That heartwarming story of Mary immediately going to see her cousin Elizabeth once she knew the cousin was already with child, teaches us a very precious lesson about the beauty of serving and avoiding any trace of entitlement and privilege despite a great blessing and honor given to her. (cfr. Lk 1,39-45)
In that gospel episode, it is mentioned that Mary went “in haste”. She just learned that she was going to be the mother of the Son of God, the highest dignity any human person could have, but that knowledge did not go into her head. Instead, she rushed to visit her cousin to help her in her difficult condition since Elizabeth was already old and it would be her first time to bear a child.
It is an example worth emulating by everyone, for it is clearly what is proper to us. A truly good person, a holy one so close and identified with God, would be quick to serve everybody else, because that is simply the expression of love. Love is always a matter of deeds and service, and not just sweet words and good intentions.
This eagerness to serve would really identify us with Christ who is our “way, truth and life”. He being God became man to save us, the greatest service anyone can do. And all throughout his earthly life, serving was the constant rule that he followed. He was always at the beck and call of anyone who had need of something.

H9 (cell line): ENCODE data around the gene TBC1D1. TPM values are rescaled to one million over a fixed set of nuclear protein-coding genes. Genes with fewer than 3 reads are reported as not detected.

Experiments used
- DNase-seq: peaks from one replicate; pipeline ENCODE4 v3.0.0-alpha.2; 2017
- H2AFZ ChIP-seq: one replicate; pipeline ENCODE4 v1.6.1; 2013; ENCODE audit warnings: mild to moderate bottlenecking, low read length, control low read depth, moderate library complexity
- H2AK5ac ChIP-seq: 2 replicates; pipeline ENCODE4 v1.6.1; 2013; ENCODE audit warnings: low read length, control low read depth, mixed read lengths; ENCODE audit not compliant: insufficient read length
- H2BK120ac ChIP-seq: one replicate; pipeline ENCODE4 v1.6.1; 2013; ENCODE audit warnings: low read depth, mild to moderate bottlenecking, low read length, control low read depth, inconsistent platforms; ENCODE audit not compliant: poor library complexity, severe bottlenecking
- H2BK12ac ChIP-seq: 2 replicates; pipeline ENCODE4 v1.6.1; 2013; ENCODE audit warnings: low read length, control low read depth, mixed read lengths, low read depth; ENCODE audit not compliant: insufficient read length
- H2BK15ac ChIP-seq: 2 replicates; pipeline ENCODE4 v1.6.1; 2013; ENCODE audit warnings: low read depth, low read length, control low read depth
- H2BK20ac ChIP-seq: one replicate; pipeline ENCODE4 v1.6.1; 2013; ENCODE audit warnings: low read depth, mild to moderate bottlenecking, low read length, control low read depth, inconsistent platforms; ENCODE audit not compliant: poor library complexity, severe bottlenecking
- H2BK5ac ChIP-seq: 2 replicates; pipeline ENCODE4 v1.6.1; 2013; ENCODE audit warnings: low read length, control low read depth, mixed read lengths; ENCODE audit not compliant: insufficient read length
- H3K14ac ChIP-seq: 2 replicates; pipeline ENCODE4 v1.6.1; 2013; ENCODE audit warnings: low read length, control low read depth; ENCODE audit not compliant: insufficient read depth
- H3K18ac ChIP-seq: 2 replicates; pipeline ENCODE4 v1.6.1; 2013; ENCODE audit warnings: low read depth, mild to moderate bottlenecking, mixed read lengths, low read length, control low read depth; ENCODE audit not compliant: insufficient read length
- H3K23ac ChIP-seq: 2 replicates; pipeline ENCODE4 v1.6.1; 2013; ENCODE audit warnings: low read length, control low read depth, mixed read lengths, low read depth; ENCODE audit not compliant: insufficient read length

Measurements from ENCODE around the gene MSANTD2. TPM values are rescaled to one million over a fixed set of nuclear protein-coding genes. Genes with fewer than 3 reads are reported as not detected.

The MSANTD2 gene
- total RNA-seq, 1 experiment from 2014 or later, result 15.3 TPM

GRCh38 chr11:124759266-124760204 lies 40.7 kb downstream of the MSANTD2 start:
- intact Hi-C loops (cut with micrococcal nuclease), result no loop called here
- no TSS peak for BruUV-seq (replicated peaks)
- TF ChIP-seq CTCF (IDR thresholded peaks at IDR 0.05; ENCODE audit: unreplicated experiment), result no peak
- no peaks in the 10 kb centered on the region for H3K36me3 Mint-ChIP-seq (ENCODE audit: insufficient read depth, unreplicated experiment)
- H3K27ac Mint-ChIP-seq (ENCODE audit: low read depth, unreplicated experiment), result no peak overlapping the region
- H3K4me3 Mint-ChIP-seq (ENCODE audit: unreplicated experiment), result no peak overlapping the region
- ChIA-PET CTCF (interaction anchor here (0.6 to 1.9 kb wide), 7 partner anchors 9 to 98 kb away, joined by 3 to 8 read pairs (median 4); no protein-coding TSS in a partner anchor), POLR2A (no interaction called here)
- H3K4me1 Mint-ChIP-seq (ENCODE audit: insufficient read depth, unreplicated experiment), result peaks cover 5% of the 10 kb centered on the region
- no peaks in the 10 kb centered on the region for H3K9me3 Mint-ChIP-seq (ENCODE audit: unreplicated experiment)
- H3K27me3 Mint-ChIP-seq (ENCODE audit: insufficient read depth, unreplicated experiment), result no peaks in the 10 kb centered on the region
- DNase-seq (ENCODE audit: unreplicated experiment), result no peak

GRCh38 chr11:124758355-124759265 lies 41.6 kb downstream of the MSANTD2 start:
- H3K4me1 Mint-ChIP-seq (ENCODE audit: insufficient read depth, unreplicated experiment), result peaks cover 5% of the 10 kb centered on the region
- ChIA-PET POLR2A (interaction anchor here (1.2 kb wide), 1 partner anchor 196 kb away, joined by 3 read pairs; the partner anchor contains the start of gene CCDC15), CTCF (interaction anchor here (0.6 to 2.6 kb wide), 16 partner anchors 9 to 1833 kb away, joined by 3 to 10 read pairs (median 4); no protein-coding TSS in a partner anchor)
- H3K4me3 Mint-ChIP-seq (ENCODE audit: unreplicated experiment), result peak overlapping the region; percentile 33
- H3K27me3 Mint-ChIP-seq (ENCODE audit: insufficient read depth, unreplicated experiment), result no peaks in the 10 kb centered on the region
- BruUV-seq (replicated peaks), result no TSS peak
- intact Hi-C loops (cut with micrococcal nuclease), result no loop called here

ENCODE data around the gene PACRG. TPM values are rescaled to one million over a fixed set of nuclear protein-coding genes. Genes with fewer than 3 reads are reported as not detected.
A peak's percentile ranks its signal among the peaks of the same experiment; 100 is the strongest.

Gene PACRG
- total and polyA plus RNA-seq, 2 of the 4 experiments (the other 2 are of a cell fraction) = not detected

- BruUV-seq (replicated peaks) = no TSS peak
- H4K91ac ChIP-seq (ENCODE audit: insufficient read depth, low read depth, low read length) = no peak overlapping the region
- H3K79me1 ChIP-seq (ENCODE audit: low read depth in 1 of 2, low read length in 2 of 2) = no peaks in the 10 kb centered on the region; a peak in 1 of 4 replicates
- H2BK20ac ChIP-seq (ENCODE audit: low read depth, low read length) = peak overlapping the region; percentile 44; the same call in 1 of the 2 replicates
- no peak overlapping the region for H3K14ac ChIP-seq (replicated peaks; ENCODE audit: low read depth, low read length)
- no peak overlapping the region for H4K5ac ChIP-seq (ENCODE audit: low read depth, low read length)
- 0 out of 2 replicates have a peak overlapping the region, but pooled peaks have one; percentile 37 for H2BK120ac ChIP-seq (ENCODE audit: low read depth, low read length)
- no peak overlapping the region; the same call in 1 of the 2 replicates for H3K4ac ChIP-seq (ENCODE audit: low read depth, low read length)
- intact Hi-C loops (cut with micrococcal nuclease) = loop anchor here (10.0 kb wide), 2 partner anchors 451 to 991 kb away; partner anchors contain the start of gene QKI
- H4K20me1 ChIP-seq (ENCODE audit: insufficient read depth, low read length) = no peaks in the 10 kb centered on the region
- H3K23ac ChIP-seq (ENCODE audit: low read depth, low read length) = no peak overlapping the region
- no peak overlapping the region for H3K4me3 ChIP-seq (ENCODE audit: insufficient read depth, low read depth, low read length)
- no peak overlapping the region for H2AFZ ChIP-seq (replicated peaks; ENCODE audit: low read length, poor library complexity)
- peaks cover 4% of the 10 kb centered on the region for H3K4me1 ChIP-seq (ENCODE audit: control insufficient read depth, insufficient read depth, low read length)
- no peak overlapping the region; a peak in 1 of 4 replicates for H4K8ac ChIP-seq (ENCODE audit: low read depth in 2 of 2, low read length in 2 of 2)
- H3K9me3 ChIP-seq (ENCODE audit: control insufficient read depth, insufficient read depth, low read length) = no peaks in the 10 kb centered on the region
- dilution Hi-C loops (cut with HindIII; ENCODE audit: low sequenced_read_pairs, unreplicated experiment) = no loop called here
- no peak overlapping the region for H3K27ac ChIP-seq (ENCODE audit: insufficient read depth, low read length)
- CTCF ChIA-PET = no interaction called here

Definitely, to be able to serve, one has to be humble. And that’s what we see in our Lady, and of course, in Christ, first of all.
Pride and all its allies would always extinguish any desire to serve others. They only are interested in serving their own selves.
We need to humble ourselves so that we can serve everyone, and not just those whom we like. We have to serve even those whom we do not like and who may not like us. If we are truly humble, our spirit of service would not make any discrimination among the people. We would serve everyone, whether they deserve to be served or not.
A Christian and Marian spirit of service would neither give rise in us to a certain sense of entitlement and privilege because of whatever claim of authority or superiority we may have over others.
Let us remember that Christ himself emptied himself completely up to offering his life on the cross to serve the salvation of mankind. He never felt entitled by the mere fact that he is the Son of God, and God himself. (cfr. Phil 2,7) He never went about his mission with an overbearing presence. He knew how to hide and disappear while fulfilling his most important mission on earth.
The same with Mary, St. Joseph, and all the saints. Their interest was purely to serve and doing it gratuitously, not counting the cost or expecting any reward. They did it with joy in spite of the sacrifices involved.
Let us learn to serve God and everybody else with all our heart. This way, we would effectively become more and more identified with Christ who is the pattern of our humanity. It is also this way that we can find our true joy, and our true self!*